Does GDPR impose requirement for an EU based e-mail address? I mean, not directly but indirectly for all practical purposes.

Assume an EU based company having a public website.

GDPR requires a contact e-mail being mentioned in the website's privacy policy. Or let's say e-mail contact is a possibility for data subjects to demand the right to be forgotten from the data controller (website).

Is the e-mail provider and data storage location of the incoming e-mail by the data subject required to be inside EU?

Otherwise the argument could be made the data subject is forced to transmit its data outside of EU in order to submit requests to the data controller (website)?

1 Answer 1


Otherwise the argument could be made the data subject is forced to transmit its data outside of EU in order to submit requests to the data controller (website)?

There is no issue with it as long the receiver is complying with the GDPR.

For example, even if you are outside the EU, you would be allowed1 to receive the email in order to process it for its intended use (that you perform the data modification request). That would amount to processing is necessary for compliance with a legal obligation to which the controller is subject (art 6.1, c point and probably others).

You could probably argue that you can store the e-mail for certain time to show (in case of dispute) what action did the user request you in order to certify compliance (legitimate interest, art. 6.1, f point)2.

What is important here is that you only use the email and the info in it contained for its expected purpose, and do not use it in any other way (e.g. to spam the subject).

Of course, it could be interesting that, if your email provider is a different organization, then that organization does comply with GDPR, too. But (as far I understand it) in case it does not then it would be mostly the responsability of your email provider, not yours.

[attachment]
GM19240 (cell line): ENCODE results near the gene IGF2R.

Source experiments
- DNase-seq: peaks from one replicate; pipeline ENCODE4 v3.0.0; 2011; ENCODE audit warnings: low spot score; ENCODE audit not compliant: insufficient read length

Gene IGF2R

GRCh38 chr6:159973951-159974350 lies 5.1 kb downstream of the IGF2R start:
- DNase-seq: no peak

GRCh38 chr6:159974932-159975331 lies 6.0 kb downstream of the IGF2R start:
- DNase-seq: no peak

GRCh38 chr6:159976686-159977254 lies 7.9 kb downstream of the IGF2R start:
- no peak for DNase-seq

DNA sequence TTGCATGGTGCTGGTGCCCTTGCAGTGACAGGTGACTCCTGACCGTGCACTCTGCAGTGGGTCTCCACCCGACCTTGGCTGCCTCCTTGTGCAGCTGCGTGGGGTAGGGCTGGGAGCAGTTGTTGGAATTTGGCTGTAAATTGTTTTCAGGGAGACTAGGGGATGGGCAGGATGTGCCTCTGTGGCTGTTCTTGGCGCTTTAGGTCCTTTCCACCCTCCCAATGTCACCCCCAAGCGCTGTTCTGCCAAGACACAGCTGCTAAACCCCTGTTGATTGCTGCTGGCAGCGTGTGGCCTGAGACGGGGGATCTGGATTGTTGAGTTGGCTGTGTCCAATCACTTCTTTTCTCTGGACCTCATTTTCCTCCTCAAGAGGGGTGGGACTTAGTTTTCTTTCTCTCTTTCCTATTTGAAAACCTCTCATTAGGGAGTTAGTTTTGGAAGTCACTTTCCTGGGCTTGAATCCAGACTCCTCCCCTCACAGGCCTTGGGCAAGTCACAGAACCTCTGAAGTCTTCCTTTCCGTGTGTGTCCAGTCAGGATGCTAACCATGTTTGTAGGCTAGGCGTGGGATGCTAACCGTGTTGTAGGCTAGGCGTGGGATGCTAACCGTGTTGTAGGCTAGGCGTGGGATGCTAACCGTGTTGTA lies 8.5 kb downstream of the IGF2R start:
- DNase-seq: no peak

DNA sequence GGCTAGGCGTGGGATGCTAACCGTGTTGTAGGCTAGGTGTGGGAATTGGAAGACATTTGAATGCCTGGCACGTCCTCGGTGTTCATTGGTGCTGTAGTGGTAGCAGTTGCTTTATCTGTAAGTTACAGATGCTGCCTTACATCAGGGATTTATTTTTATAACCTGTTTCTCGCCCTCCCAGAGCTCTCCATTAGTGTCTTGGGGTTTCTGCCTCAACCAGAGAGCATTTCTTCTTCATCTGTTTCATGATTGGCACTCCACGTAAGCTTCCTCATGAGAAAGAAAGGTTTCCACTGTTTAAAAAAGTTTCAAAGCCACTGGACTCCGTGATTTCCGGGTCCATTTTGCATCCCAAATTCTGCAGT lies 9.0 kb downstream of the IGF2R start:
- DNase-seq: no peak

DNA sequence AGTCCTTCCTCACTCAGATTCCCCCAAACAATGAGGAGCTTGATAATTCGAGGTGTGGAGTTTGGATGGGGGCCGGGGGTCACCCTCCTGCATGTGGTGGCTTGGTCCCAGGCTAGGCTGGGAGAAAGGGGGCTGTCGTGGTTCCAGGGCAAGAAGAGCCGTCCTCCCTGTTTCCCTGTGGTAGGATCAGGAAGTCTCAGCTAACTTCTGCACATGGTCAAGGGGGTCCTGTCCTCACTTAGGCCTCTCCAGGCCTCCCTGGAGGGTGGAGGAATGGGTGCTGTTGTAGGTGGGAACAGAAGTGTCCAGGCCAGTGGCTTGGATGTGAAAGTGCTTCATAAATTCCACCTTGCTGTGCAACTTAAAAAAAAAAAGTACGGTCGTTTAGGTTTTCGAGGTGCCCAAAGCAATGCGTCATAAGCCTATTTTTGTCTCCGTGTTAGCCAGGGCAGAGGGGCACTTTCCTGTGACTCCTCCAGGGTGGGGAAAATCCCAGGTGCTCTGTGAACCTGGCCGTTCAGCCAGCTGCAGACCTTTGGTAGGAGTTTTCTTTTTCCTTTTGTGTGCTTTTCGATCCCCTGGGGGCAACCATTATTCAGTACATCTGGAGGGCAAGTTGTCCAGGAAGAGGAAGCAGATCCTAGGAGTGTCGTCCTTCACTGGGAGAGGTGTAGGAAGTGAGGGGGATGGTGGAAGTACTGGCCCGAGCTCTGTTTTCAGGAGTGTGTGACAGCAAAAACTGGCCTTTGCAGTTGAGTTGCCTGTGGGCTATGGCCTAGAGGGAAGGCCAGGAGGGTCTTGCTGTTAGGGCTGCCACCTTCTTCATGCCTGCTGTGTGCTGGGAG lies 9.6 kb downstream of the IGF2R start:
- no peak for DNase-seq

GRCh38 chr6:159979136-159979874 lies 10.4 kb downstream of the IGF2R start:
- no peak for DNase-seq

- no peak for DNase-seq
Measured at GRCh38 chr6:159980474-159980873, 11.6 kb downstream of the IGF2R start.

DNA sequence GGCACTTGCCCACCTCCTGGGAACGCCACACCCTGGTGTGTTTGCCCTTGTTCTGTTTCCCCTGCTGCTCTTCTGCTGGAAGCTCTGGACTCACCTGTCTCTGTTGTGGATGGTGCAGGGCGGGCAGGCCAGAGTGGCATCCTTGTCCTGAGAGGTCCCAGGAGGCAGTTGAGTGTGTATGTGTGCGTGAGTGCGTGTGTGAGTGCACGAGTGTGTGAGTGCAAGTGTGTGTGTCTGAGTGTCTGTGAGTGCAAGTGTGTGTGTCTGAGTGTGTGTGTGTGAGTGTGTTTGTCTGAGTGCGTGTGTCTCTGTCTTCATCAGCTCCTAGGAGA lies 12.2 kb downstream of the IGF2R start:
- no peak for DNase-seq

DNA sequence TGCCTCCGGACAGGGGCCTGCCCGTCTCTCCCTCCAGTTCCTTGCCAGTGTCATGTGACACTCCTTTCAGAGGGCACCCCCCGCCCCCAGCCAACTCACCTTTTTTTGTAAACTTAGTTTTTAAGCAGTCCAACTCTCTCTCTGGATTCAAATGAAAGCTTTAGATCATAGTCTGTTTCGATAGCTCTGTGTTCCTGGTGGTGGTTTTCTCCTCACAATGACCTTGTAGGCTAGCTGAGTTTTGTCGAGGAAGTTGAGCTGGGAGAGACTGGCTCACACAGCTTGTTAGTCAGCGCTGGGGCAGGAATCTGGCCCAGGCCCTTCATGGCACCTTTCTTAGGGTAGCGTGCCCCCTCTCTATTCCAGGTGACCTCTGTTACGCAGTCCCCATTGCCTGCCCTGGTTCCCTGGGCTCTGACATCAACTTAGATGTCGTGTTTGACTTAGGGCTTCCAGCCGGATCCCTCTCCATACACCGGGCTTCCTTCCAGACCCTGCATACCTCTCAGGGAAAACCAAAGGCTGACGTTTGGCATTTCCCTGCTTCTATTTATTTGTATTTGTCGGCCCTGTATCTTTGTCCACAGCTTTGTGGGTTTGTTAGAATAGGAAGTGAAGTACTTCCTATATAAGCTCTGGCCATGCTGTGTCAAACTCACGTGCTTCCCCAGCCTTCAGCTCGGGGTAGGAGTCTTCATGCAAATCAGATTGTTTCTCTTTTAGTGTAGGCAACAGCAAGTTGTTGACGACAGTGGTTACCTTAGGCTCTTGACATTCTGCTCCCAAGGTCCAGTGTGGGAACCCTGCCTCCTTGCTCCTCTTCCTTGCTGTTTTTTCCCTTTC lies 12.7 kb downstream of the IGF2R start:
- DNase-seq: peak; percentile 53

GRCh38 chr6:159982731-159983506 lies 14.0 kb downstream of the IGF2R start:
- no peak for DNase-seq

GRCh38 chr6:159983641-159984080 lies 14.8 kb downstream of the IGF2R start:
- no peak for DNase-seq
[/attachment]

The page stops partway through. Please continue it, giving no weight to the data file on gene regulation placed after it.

In fact, nowhere in the GDPR states that the data must reside in the EU. It does require certain conditions and checks in the case of international data transfer between controllers and operators, but it allows them.

Precisely one of the most commented aspects of the GDPR is that it claims jurisdiction over every entity that holds personal data of EU residents, regardless of where the entity or the data is.

1In fact you are not only allowed but required to process it, because you are mandated to process the data subjects requests to exercise their rights, and that is impossible without identifying the data subject's identity.

2IANAL, IANYL, and legitimate interest is a somewhat fuzzy concept. Consult with a lawyer or GDPR expert.

  • So if the e-mail provider is GDPR non-compliant that's a problem? But couldn't it be argued that the e-mail provider by the website owner (data controller) is using a non-EU data processor which then would require explicit consent for the data transfer? If the e-mail provider is considered a data processor, wouldn't that also result in a requirement for a data processing agreement (DPA) between data controller and data processor?
    – broks
    Jan 12, 2019 at 11:52

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